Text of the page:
The stages of production are as follows:

  1. The female silkmoth lays 300 to 500 eggs.
  2. The silkmoth eggs hatch to form larvae or caterpillars, known as silkworms.
  3. The larvae feed on mulberry leaves.
  4. Having grown and moulted several times, the silkworm extrudes a silk fibre and forms a net to hold itself.
  5. It swings itself from side to side in a figure '8', distributing the saliva that will form silk.
  6. The silk solidifies when it contacts the air.
  7. The silkworm spins approximately one mile of filament and completely encloses itself in a cocoon in about two or three days. The amount of usable quality silk in each cocoon is small. As a result, about 2,500 silkworms are required to produce a pound of raw silk.[12]
  8. The intact cocoons are boiled, killing the silkworm pupa.
  9. The silk is obtained by brushing the undamaged cocoon to find the outside end of the filament.
  10. The silk filaments are then wound on a reel. One cocoon contains approximately 1,000 yards (910 m) of silk filament. The silk at this stage is known as raw silk. One thread comprises up to 48 individual silk filaments.

Mahatma Gandhi was critical of silk production based on the Ahimsa philosophy "not to hurt any living thing". He also promoted "Ahimsa silk", made without boiling the pupa to procure the silk and wild silk made from the cocoons of wild and semiwild silkmoths.[13][14][failed verification] The Human League also criticised sericulture in their early single "Being Boiled". The organisation PETA has also campaigned against silk.[15]

Pupae as food


The conventional method of silk production results in ~8 kg of wet silkworm pupae and ~2 kg of dry pupae per kilogram of raw silk.[16] This byproduct has historically been consumed by people in silk-producing areas.[16][17]


See also



  1. ^ Barber, E. J. W. (1992). Prehistoric textiles: the development of cloth in the Neolithic and Bronze Ages with special reference to the Aegean (reprint, illustrated ed.). Princeton University Press. p. 31. ISBN 978-0-691-00224-8.
  2. ^ "2015-10-29240509.html". Archived from the original on 8 February 2018. Retrieved 7 February 2018. 1977年在石家庄长安区南村镇南杨庄出土的5400–5500年前的陶质蚕蛹,是仿照家蚕蛹烧制的陶器,这是目前发现的人类饲养家蚕的最古老的文物证据。
  3. ^ Good, I. L.; Kenoyer, J. M.; Meadow, R. H. (June 2009). "New Evidence for Early Silk in the Indus Civilization". Archaeometry. 51 (3): 457–466. doi:10.1111/j.1475-4754.2008.00454.x.
  4. ^ Vainker, Shelagh (2004). Chinese Silk: A Cultural History. Rutgers University Press. p. 20. ISBN 0813534461.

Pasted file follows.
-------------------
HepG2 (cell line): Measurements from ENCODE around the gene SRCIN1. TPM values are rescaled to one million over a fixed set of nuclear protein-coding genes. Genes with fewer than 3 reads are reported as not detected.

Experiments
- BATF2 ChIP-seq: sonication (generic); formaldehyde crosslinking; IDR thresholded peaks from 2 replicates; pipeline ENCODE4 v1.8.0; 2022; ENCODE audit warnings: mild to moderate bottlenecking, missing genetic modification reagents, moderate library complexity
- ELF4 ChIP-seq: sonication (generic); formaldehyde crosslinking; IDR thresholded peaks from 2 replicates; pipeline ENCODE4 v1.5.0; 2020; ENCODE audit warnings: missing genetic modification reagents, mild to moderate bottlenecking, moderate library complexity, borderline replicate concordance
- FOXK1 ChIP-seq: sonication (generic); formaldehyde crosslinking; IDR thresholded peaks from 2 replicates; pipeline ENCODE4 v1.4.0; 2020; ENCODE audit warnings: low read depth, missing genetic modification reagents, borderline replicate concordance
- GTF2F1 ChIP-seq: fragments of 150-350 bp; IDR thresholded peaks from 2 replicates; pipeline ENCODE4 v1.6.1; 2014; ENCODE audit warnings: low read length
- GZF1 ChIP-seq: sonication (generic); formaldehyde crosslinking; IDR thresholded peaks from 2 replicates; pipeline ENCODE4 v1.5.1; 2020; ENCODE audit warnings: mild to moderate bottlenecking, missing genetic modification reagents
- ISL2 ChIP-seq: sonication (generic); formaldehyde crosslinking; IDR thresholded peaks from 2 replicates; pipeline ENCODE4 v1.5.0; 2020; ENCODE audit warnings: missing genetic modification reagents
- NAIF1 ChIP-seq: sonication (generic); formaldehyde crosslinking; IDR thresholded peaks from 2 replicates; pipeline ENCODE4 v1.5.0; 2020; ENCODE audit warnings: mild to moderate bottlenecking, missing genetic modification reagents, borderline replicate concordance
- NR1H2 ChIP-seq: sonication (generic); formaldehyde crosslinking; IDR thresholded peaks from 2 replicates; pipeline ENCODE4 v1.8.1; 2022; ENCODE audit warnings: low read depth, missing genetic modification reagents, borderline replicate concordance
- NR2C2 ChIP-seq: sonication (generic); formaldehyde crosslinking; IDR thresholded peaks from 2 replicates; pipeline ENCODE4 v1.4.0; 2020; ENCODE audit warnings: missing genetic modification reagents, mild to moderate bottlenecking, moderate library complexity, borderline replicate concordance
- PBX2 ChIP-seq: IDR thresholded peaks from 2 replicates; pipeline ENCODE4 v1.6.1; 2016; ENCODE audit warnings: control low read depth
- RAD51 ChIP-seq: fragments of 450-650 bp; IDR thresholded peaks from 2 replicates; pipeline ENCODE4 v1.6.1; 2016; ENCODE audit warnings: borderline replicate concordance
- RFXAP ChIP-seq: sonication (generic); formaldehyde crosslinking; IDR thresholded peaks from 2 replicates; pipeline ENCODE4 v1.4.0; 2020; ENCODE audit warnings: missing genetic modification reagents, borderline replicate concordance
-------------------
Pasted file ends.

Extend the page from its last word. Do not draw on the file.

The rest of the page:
5. ^ Hill, John E. 2003. "Annotated Translation of the Chapter on the Western Regions according to the Hou Hanshu." 2nd Draft Edition. Appendix A.
  6. ^ "History of Sericulture" (PDF). Government of Andhra Pradesh (India) – Department of Sericulture. Archived from the original (PDF) on 21 July 2011. Retrieved 7 November 2010.
  7. ^ Muthesius, "Silk in the Medieval World", p. 331.
  8. ^ Bezzina, Neville. "Silk Production Process". Sense of Nature Research. Archived from the original on 29 June 2012.
  9. ^ "Sericulture | Silk Production." Encyclopædia Britannica, Britannica, www.britannica.com/topic/sericulture. Accessed 8 July 2022.
  10. ^ "Silk and Sustainable Silk". Common Objective. Retrieved 27 October 2022.
  11. ^ "Silk and Sustainable Silk". Common Objective. Retrieved 27 October 2022.
  12. ^ "Silk Making: How to Make Silk". TexereSilk.com. Retrieved 25 May 2014.
  13. ^ Radhakrishnan, S., ed. (1968). Mahatma Gandhi: 100 years. New Delhi: Gandhi Peace Foundation. p. 349. Retrieved 19 April 2013.
  14. ^ Parekh, Dhimant (11 September 2008). "Ahimsa Silk: Silk Saree without killing a single silkworm". The Better India. Vikara Services Pvt Ltd. Retrieved 19 April 2013.
  15. ^ "Down and Silk: Birds and Insects Exploited for Fabric". PETA. 19 March 2004. Retrieved 6 January 2007.
  16. ^ a b Sadat, Abdul; Biswas, Trishanjan; Cardoso, Marlon H; Mondal, Rittick; Ghosh, Ashmita; Dam, Paulami; Nesa, Jannatun; Chakraborty, Joydeep; Bhattacharjya, Debjoy; Franco, Octávio L; Gangopadhyay, Debnirmalya; Mandal, Amit K (2022). "Silkworm pupae as a future food with nutritional and medicinal benefits". Current Opinion in Food Science. 44: 100818. doi:10.1016/j.cofs.2022.100818. S2CID 247312134.
  17. ^ "Salty Silkworm Pupae Are the One Street Food You Shouldn't Miss in South Korea". Matador Network. Retrieved 23 August 2022.